Ammi Phillips’s circa 1855 double portrait of the Ludington children. But will the work live up to its $300,000 to $500,000 estimate? In general, Phillips’s work is not rare to the market, having appeared at auction in 18 of the past 22 years (Fig. 10).
And his rich auction history reveals tremendous value discrepancies: 73 percent of his works sold for less than $30,000, but in rare cases they have achieved six or more fi gures. Perhaps as a result of this wide range, estimates of his work are not very accurate. Although 25 percent of his sales have been recorded in range, 42 percent either sell for less than their estimates or are bought in (Fig. 12).
Moreover, since 1988 Christie’s has done the worst on Phillips’s estimates, having recorded more buy-ins and sales below estimate than any other house (Fig. 11). Yet, there is reason to be optimistic about this lot: Not only is it larger than average (as Fig. 13 shows, size is fairly well correlated with price in Phillips’s market), it is also one of only 10 known examples of Phillips’s portraits featuring two sitters.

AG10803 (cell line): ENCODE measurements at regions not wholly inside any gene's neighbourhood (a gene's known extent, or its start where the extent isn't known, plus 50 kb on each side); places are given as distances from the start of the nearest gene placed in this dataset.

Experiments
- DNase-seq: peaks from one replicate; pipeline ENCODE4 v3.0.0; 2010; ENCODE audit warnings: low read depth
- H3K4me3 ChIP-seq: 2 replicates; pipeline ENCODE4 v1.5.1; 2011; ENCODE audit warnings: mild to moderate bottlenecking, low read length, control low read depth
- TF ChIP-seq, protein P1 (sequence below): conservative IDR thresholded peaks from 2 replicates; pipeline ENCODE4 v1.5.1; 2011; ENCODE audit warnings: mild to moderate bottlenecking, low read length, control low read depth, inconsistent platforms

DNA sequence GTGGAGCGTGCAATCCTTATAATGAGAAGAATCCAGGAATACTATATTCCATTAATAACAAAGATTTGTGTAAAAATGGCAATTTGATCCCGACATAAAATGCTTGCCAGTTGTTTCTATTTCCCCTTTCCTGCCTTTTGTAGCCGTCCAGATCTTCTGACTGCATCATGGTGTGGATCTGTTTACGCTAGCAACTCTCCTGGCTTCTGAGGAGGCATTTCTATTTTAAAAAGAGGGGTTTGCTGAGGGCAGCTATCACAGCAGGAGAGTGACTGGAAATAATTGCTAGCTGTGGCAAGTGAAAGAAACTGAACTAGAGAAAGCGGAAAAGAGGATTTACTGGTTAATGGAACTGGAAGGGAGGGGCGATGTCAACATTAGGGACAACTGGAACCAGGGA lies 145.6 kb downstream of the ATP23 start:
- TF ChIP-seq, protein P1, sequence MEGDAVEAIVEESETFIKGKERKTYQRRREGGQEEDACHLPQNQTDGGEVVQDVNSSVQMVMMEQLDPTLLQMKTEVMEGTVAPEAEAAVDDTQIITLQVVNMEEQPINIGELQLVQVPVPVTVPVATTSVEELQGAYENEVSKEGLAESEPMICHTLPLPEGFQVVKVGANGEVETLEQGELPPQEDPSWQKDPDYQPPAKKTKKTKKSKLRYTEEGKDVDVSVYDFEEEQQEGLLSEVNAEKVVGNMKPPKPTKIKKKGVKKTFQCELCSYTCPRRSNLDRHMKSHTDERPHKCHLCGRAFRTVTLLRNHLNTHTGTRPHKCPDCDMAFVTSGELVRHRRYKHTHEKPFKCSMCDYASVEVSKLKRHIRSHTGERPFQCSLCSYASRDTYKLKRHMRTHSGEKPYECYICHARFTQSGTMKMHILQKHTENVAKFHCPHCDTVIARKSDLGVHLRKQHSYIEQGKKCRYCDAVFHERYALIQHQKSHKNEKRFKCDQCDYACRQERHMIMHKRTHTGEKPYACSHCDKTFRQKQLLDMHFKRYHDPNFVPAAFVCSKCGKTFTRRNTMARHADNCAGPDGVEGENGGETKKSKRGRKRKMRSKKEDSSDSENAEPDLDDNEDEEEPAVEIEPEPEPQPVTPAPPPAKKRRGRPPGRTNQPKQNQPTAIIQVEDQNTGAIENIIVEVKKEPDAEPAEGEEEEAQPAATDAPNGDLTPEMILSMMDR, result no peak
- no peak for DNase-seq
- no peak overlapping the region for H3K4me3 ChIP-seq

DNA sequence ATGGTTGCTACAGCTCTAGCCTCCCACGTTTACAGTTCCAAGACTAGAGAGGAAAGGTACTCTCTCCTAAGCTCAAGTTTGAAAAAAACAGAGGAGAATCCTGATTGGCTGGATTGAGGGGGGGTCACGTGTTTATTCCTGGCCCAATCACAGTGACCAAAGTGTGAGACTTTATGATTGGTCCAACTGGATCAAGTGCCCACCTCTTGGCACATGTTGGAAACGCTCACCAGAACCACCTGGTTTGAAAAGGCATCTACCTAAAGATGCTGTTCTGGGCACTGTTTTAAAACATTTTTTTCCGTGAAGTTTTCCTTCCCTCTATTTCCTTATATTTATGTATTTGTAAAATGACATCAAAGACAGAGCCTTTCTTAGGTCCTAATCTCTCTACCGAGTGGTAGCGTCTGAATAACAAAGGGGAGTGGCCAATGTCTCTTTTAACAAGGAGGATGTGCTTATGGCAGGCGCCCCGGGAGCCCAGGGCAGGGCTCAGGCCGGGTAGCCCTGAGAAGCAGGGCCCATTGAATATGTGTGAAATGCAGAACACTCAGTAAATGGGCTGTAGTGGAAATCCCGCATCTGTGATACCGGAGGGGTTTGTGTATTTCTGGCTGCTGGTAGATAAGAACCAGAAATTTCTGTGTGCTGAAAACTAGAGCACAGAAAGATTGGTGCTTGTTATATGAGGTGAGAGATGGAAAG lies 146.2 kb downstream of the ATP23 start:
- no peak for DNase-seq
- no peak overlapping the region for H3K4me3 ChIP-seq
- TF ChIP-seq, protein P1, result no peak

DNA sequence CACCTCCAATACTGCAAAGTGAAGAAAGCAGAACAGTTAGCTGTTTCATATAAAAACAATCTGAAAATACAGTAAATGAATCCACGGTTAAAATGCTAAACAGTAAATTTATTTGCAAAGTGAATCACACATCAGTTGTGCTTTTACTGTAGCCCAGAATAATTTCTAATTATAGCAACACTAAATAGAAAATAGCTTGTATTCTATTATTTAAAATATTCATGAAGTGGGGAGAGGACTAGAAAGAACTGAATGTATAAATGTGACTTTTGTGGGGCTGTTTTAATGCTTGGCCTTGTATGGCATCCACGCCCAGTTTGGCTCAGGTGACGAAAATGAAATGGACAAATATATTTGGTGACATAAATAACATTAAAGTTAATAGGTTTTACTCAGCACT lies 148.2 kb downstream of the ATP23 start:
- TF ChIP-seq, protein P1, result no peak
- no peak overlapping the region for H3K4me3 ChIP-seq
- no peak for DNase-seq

Northeast auctioned one in 2007, establishing Phillips’s auction record of $1.3 million, and in 1988, a double portrait of Edward and Henry Bronson brought $170,500, or $311,550 in infl ation-adjusted terms at Sotheby’s. So even though Phillips’s name is more often associated with the folk-paintingunder-$ 30,000 category, past results of double portraits suggest Christie’s is on target with its six figure estimate.